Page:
it does not amount to thousands, and is there
fore lightly thought of. The outside pickets
are close enough to each other to converse, and
we are expecting stirring news from yto
day. Our army ought, I think, to be in a oon- '
dition to advance—they are certainly strong
enough in men and material. Gen. Dix is on
the move nearly all the time, keeping a very .
watchful eye over the movements of the enemy.
There was some difficulty the other day at
Suffolk between the army and navy, but it has
been amicably settled. They move along har
moniously now, and will, therefore, probably
accomplish more than they have heretofore in
" There has been a shipment of contrabands
from this place to Suffolk to work on the in
trenchments there. About ene hundred and
twenty-five were called for, but when they
were gathered together to be sent off, I tell
you they were a sick set of fellows, variously
afflicted with rheumatism, headache, fever, and
all other diseases to which frail hudtanity is
subject. These contrabands, for whose eman
cipation the Abolitionists are willing to sacri
fice the Union, are generally very worthless
fellows. They will not work without being
driven to it, and then one white Pennsylvania
laborer is worth five of the best of them. To
the government they are not worth their vic
tuals and clothes. Here the Degrees go where
they please without a pass, except to Fortress
Monroe, which is more than white people can
do, and they have, besides, another advantage
—they ride at half price. As far as I have
been able to judge from actual observation the
negroes who come to us are even more worth
less than your Harrisburg darkies—from which
you can make an estimate of their value.
" Norfolk has become quite a point of ship- --
ment for government goods. There is a con—
stant business stir on the streets. The Nor
folk and Suffolk railroad is used now enter
sively to carry supplies, &c., to our large arr i
at. the latter point, and is well managed by
Wentz, the superintendent, and his assist .
"Our regiment will be held here for
guard service. Four companies ha e` been in
the city for some time, and the 4thers will
soon be stationed in and around it.: Two com
panies occupy Port Norfolk, whic i lii is just be
low the city. The regiment is f composed of
fine material, most of the men lbeing farmers
or mechanics. General Veille remarked in a
speech which he made to us,' the other day,
that the men comprising this regiment had
conducted themselves better than any others he
had ever under his command and this was the
thirty-seventh regiment he. ad commanded
since the commencement of l '.! e war. A high
compliment, wasn't it ?
" The weather is very warm here. Old
Summer seems to come right down on us at.
once. If the heat increases, in proportion, a
few weeks longer, we shall have a hot time of
it before our time expires.
is The gunboat Juniata has left for Havana,
where she goes as the flagship of Com. Wilkes.
There was not much use for her here in the
estimation of the Navy Department, I presume,
as it would be almost impossible for the reba
to take this place by land, and they have, at
present, no navy worth speaking of.
While I am writing a report comes in from
Suffolk that the ball has been opened in ear
nest there, and that two rebel regiments have
been cut to pieces. I give the rumor as I re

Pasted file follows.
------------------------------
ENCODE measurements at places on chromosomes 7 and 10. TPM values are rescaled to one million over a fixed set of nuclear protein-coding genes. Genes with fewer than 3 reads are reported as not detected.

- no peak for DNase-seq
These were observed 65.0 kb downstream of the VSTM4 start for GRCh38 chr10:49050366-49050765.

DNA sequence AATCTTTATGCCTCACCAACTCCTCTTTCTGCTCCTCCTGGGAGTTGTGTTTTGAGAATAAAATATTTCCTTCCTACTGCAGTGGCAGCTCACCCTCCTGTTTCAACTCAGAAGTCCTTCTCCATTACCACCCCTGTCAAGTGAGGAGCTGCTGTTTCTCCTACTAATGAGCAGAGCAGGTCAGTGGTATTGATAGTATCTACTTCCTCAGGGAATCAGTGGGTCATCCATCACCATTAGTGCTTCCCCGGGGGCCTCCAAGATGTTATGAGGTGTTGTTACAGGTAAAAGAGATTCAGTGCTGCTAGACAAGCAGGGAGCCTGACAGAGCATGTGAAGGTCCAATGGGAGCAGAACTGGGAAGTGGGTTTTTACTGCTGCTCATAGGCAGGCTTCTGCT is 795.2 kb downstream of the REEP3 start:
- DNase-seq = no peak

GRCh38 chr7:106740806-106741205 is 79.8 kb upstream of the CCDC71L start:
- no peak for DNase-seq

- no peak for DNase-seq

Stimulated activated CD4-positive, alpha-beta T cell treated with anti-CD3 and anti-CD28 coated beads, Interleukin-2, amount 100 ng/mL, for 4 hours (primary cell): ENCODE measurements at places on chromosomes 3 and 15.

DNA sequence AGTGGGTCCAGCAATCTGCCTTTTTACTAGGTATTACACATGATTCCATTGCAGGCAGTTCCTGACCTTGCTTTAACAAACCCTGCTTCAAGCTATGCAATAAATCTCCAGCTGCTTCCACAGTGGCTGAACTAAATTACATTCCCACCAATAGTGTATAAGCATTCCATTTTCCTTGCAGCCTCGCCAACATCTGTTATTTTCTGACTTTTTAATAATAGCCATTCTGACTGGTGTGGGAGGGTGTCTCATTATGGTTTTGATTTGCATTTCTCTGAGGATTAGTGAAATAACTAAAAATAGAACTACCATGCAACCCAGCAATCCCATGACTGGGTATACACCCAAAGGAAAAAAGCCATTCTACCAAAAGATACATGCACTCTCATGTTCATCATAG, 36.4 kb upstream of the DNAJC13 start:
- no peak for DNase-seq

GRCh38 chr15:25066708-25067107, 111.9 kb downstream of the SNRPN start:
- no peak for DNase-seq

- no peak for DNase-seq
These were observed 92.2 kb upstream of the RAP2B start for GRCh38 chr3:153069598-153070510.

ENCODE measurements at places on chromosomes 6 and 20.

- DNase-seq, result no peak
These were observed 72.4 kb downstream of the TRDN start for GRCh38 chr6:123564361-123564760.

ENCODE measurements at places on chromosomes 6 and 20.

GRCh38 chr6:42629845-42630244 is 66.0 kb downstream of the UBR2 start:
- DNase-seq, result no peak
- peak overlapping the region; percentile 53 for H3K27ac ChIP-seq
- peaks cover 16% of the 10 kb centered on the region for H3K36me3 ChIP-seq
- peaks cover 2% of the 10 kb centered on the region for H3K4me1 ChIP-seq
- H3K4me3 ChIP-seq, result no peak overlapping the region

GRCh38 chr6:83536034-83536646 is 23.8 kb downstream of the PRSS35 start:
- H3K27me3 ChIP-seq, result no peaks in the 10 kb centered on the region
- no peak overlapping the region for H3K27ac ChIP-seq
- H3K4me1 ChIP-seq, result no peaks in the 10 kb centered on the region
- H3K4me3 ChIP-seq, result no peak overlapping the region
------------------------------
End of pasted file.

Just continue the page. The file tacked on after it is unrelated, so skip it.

ceive it, without note or comment, hoping it
may be true. This I know, it has been the
intention of our army, for a week past, to ad
vance. What delayed it Ido not know. I see
the administration still lingers with its feeler,'
as we call the draft down here."
THE SPOTTED FEVER,-Dr. James Morrison,
of Manayunk, (Philadelphia,) in a communi
cation to a Philadelphia paper, makes the fol
lowing statements in reference to the disease
called "spotted fever," which has recently ap
peared in that and some other neighborhoods :
"The disease is essentially a malignant form
of typhus fever, and in common parlance is
familiarly styled spotted fever, from the spots
which appear upon the surface of the skin.
In bad cases the rash puts on a blueish appear
ance; while in those which terminate favorably
the rash has a florid hue. In some cases death
occurred in a few hours—so amount of stimu
lation seeming to have any effect in producing
reaction. In fatal cases the intensity of the
poison is so great as to destroy at once the
vitality of the blood, and death rapidly occurs
as a consequence.
"Dr Bacot speaks of this fever having pre
vailed in Spain during the Peninsula war.
During the epidemic cholera in England, pa
tients attacked with typhus were brought to
the London hospitals; after only a few hours'
illness their bodies became cold and eoverea
with spots, their faces bloated and almost pur
ple, and their eyes red. Ther died in a short
time—at farthest is a few days.
"Fortunately for this place, this disease has
not assumed an epidemic form ; for as yet we
have not had more than twenty oases in all.
Nor is it, confined to Manayunk and the Falls;
it has made its appearance on the Wissahickon,
as well as in Lower Merion, on the opposite
bank of the Schuylkill. At this present wri
ting I believe there is not a single case of the
disease in town."
SOLDIER WIT.—A soldier dying of a lung
disease in one of the Washington hospitals,
had a blister applied between his shoulders by
the surgeon. The poor fellow looked wag
gishly at the doctor, and grimly asked "if a
man had to have a stamp put upon him before
he could be allowed to die ?"
" MAT'S SO I"—The Logan Gasettg gays
“The Republican• party is, distinguished for
mobbery, robbery, jobbery astil snobbery."